Immersogeometric finite element methods

Dominik Schillinger

April 9, 2015, 3 p.m. S2 416-2

Standard finite element methods are based on meshes that conform to the geometric boundaries of the analysis domain. This approach satisfies established mathematical paradigms and has many advantages, e.g., for imposing boundary conditions. However, in particular for image based geometric models, it also entails labor-intensive procedures, such as image segmentation, geometry cleanup, and mesh generation. An alternative approach is to immerse the analysis domain into a non-boundary-fitted mesh, which eliminates the need for image segmentation and alleviates many meshing related obstacles.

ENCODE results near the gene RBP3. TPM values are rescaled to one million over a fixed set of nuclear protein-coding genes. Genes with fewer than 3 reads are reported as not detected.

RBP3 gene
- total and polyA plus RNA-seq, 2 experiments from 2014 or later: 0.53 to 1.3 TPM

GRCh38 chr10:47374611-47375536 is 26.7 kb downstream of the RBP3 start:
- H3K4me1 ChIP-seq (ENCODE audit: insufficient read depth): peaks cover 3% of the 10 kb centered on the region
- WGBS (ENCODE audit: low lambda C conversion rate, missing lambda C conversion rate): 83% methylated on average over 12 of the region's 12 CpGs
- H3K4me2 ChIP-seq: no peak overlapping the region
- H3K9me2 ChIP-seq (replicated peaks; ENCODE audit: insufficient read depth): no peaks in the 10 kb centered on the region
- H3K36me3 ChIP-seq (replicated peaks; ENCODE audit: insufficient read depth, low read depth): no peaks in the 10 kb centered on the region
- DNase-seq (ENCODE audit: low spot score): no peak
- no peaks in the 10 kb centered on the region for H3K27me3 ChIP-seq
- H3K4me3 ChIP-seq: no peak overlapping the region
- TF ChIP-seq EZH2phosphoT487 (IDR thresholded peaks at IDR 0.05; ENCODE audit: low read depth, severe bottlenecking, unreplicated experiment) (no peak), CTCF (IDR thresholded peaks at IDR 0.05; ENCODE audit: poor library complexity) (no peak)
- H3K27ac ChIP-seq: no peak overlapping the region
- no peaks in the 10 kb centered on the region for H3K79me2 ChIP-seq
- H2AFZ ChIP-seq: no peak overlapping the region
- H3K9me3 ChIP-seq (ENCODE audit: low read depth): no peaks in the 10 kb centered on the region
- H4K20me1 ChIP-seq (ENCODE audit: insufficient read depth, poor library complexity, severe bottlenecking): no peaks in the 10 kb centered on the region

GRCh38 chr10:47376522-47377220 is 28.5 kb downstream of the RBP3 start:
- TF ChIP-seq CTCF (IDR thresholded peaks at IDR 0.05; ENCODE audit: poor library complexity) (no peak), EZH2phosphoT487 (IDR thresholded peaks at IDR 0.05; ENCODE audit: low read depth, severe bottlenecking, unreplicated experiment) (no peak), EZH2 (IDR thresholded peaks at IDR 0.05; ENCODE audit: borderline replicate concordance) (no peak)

In this talk, I will first give an introduction to immersogeometric finite element methods, drawing on earlier work on the finite cell method. Influenced by isogeometric analysis, where the importance of eliminating geometric errors has gained broader recognition, the key feature of an immersogeometric method is the ability to faithfully represent the geometry of the immersed domain. I will show that weak imposition of boundary conditions and geometry-aware quadrature rules in intersected elements are the two key ingredients for accurate results, giving examples from both structural and fluid analysis. Finally I will illustrate the advantages of immersogeometric analysis with several larger-scale applications, e.g., the fully automated aerodynamic analysis of a full-scale tractor or the large deformation fluid-structure analysis of a bioprosthetic heart valve design.